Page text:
Artificial sweeteners are used by millions of Britons to cut their calorie intake and lower sugar consumption.
The thinking is that these sweeteners, which have few or no calories, are better for the waistline and don’t increase blood sugar levels.
However, research suggests one of the most popular — stevia — may not be good for our gut bacteria, which play a key role in a host of functions including immunity and mood.
Artificial sweeteners, which can be added to drinks or sprinkled over food, include sucralose, aspartame, saccharin, and the sugar alcohols xylitol and erythritol.
A more recent option, stevia is a natural, plant-based sugar alternative, which can be bought in liquid, powder and granulated forms and can be used in tea and coffee, or in baking.
In some cases, it is combined with other sweeteners, and is also added to products such as fizzy drinks, chewing gum and soy sauce.
Approved for sale in the EU since 2011, it is 200 times sweeter than sugar, so only a very small amount is needed (recommended daily dose is 4mg per kilo of body weight).
It contains zero calories and, like other artificial sweeteners, does not raise blood sugar levels because it has a glycaemic index — a measure from 0 to 100 of how a food affects blood sugar levels — of 0.
Because it is derived from a plant, some people see stevia as healthier than artificial sweeteners and it’s becoming increasingly popular.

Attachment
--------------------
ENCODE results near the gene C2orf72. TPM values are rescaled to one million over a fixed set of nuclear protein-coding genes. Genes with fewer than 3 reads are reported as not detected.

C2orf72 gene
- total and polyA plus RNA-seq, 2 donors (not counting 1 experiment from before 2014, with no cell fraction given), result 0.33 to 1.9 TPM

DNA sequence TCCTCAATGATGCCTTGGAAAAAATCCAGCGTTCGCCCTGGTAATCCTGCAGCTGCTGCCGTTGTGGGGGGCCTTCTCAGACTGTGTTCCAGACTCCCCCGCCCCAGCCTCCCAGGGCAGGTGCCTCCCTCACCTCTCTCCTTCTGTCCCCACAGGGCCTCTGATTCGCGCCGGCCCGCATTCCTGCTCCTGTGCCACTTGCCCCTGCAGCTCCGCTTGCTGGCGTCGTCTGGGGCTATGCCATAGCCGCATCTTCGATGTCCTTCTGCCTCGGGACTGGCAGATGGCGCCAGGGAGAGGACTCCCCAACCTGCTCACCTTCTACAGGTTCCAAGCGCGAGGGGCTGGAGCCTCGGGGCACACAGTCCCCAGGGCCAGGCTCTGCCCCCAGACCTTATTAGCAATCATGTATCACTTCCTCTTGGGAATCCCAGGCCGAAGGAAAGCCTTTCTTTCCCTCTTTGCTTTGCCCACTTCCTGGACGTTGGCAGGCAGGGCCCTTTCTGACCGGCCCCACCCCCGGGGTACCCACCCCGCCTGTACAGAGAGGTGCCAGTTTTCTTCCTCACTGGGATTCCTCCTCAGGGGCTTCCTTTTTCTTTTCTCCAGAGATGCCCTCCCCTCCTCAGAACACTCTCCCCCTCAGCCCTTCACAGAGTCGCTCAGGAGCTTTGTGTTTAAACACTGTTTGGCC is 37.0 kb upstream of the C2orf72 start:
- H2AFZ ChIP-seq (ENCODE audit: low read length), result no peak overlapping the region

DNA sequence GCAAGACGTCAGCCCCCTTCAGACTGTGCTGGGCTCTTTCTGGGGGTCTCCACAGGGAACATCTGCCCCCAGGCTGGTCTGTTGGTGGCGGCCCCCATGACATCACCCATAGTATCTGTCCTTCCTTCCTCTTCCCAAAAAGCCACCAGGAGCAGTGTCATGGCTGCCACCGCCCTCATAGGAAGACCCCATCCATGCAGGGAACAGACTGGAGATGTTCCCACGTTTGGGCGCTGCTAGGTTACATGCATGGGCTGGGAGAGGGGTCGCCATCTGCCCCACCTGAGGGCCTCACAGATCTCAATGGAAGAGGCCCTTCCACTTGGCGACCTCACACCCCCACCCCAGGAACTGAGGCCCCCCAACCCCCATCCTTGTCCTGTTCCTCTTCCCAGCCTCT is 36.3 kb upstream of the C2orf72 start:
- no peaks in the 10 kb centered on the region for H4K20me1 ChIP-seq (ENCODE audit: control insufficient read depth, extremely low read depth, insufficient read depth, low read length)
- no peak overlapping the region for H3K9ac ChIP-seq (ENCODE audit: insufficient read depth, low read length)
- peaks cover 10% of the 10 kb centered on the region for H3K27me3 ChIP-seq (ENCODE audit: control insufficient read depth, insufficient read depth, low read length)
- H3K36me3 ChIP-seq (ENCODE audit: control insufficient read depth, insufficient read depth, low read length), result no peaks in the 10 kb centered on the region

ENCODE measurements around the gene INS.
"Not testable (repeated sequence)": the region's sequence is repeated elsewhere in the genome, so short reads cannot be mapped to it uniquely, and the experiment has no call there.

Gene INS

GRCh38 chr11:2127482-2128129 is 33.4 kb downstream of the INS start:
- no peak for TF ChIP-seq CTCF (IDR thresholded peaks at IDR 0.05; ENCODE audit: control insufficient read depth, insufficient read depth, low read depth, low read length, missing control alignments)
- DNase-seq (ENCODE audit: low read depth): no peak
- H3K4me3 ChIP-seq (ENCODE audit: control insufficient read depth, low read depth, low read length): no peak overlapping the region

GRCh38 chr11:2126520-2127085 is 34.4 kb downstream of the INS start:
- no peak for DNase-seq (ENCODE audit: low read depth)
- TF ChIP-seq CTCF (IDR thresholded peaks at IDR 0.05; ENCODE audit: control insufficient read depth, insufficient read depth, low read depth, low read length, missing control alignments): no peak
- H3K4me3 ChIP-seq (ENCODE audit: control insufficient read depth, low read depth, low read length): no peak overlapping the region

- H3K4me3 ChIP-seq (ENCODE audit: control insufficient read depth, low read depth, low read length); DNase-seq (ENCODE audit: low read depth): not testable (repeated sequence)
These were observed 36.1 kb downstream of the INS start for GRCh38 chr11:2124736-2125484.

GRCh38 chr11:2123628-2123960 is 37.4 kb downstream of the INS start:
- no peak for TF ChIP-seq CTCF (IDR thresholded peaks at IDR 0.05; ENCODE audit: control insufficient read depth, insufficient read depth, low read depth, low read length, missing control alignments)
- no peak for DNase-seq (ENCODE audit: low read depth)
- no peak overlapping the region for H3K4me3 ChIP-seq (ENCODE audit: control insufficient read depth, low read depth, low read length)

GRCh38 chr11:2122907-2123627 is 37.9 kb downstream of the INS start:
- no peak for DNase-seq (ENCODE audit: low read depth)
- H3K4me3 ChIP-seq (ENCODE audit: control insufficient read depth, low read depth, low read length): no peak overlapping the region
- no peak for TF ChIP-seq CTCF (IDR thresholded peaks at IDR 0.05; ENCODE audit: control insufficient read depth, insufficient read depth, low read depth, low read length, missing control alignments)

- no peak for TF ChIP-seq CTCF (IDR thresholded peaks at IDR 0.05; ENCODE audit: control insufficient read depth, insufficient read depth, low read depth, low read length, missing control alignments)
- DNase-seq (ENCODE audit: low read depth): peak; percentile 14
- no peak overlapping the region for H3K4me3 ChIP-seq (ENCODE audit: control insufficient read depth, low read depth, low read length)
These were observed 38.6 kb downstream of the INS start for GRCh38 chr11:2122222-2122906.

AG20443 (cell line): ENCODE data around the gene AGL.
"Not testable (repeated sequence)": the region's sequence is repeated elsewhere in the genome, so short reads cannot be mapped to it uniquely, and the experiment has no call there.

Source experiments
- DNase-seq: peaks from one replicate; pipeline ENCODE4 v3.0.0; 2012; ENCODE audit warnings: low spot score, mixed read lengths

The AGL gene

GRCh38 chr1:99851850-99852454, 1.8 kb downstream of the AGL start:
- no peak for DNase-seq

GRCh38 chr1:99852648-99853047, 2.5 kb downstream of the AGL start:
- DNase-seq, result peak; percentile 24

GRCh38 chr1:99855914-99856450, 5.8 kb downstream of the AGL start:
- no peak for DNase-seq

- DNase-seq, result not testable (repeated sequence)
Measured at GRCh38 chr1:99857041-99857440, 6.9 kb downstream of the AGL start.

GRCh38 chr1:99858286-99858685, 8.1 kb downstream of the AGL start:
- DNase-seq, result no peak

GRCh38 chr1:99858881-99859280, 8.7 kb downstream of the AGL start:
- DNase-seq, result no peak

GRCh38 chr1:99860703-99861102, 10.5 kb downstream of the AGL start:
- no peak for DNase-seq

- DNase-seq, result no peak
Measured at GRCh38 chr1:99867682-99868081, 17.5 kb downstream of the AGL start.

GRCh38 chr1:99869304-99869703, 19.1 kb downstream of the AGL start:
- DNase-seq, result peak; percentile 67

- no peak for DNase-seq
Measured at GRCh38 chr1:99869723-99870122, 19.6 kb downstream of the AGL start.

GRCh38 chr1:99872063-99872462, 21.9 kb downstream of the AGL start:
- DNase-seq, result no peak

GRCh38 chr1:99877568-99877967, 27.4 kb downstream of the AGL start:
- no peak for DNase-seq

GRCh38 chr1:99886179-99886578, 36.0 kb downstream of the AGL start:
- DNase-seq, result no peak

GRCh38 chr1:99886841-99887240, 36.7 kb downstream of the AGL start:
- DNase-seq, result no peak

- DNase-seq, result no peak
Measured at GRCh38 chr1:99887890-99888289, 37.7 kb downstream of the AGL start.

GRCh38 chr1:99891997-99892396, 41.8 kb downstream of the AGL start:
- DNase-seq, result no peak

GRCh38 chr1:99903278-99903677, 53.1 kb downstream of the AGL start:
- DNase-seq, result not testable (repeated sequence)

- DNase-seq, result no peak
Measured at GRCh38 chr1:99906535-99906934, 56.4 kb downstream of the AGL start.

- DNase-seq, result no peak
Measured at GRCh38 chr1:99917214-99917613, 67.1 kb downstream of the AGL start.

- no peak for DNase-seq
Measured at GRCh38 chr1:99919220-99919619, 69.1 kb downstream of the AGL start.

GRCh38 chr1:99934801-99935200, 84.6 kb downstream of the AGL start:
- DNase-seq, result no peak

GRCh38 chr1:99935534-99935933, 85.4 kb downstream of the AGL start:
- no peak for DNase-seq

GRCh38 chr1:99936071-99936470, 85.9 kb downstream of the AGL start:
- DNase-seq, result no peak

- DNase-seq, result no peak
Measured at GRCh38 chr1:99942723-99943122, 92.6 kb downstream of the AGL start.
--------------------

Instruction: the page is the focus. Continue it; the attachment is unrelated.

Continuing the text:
The Stevia rebaudiana plant is a member of the sunflower family, and is commonly known as candyleaf — it was discovered in Brazil and Paraguay, but is now grown all over the world.
Shop-bought products are made from purified extracts of one type of compound found in the leaves of the plant, called steviol glycosides or rebaudioside A (Reb-A) and it is widely considered to be safe.
But there have been suggestions from animal studies that sweeteners generally ‘trick’ the brain, increasing your appetite — the brain thinks the body is processing sugar, but it’s not getting the energy it expects, so makes you eat more. This was found by a study using fruit flies, published in Cell Metabolism in 2016.
More recently, research specifically on stevia found it might have some unwanted side-effects on the gut.
Over the past 20 years, medical research has increasingly looked at the gut, which contains millions of bacteria, known as the microbiome, and identified its importance not only for the health of our digestive system, but also in immunity and preventing diseases such as type 2 diabetes. It has even been linked to brain health and mood-related conditions including depression.
It’s now known that a healthy microbiome depends on a diversity of ‘good’ gut bacteria. To ensure this we need to avoid the overuse of antibiotics.
Too much red meat and processed foods can also have a negative effect on the balance of bacteria in the gut.
However, a healthy diet with fibre and vegetables, plus fermented foods or probiotics containing live bacteria can all help promote good gut bacteria.